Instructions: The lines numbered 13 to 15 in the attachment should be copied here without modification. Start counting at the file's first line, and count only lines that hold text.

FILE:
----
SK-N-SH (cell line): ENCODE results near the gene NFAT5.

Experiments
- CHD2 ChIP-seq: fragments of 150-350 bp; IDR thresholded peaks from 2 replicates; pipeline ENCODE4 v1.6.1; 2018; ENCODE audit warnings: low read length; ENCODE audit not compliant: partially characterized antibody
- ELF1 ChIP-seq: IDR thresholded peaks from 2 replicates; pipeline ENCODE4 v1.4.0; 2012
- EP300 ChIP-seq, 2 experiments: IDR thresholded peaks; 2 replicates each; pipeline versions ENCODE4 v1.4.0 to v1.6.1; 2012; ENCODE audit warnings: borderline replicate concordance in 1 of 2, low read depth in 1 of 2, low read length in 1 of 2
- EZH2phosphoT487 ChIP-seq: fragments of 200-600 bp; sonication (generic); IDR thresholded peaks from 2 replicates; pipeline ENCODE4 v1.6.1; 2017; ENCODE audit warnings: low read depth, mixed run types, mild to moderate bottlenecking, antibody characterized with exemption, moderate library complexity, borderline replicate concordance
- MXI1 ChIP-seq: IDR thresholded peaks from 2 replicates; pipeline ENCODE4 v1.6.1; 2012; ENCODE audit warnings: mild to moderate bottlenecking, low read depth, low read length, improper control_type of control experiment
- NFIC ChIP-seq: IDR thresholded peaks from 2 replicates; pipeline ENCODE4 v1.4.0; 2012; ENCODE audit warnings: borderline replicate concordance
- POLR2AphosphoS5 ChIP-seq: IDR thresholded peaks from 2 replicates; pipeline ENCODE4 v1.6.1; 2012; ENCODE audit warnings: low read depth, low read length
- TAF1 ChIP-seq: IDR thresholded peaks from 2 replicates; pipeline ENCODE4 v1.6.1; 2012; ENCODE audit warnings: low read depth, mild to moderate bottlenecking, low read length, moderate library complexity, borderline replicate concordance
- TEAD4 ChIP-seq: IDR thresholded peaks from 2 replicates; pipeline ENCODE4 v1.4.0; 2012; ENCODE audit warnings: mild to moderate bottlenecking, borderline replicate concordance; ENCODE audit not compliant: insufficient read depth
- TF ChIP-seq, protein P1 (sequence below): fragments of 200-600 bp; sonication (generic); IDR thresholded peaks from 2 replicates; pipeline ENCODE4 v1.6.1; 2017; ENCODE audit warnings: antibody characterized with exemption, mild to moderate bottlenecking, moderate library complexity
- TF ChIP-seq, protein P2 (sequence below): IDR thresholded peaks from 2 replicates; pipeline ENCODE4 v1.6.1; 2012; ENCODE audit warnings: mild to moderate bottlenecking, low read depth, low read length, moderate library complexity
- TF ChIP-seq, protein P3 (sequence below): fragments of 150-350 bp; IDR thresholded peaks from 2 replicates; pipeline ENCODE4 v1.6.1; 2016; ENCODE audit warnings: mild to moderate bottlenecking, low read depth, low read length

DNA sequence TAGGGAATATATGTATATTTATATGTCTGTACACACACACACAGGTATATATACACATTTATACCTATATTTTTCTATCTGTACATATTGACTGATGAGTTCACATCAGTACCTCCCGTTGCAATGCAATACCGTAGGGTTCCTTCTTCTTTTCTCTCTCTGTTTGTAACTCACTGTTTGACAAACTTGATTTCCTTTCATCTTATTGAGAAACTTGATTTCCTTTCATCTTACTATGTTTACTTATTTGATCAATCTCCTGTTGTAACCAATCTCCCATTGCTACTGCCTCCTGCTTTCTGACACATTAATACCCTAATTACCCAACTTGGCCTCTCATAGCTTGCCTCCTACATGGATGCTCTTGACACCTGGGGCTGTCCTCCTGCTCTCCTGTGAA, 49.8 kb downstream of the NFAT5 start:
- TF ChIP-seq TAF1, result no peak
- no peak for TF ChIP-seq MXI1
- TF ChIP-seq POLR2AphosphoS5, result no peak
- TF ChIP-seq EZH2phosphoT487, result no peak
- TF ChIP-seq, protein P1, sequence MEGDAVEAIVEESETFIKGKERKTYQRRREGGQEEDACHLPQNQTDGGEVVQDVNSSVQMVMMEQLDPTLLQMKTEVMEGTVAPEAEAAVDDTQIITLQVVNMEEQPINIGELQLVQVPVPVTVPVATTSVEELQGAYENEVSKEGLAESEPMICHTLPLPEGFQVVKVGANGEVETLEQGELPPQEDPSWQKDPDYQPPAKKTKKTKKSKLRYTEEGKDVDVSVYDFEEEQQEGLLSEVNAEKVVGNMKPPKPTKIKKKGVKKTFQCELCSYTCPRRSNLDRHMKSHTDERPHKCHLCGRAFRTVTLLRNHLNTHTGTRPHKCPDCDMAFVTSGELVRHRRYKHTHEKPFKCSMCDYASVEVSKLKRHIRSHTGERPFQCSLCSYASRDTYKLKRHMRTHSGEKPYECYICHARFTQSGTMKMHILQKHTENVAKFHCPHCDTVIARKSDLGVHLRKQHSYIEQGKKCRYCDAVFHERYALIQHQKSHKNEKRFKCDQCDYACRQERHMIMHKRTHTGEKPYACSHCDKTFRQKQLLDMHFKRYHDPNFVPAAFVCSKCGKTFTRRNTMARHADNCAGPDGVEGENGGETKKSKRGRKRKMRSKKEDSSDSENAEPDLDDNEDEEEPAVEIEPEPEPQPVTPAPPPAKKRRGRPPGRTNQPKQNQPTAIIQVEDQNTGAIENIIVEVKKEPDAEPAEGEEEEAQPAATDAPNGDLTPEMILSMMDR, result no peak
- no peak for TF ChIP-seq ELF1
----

- TF ChIP-seq, protein P2 (sequence below): IDR thresholded peaks from 2 replicates; pipeline ENCODE4 v1.6.1; 2012; ENCODE audit warnings: mild to moderate bottlenecking, low read depth, low read length, moderate library complexity
- TF ChIP-seq, protein P3 (sequence below): fragments of 150-350 bp; IDR thresholded peaks from 2 replicates; pipeline ENCODE4 v1.6.1; 2016; ENCODE audit warnings: mild to moderate bottlenecking, low read depth, low read length

DNA sequence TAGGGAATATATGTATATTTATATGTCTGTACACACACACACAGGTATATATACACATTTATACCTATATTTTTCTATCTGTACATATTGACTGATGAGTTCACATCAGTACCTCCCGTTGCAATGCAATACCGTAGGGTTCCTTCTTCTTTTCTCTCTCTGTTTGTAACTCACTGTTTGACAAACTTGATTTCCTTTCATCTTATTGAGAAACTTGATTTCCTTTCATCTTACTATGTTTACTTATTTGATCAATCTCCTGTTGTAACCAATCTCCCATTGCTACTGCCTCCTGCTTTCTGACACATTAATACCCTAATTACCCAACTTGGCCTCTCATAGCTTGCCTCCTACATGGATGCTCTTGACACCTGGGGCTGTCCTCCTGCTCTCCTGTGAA, 49.8 kb downstream of the NFAT5 start: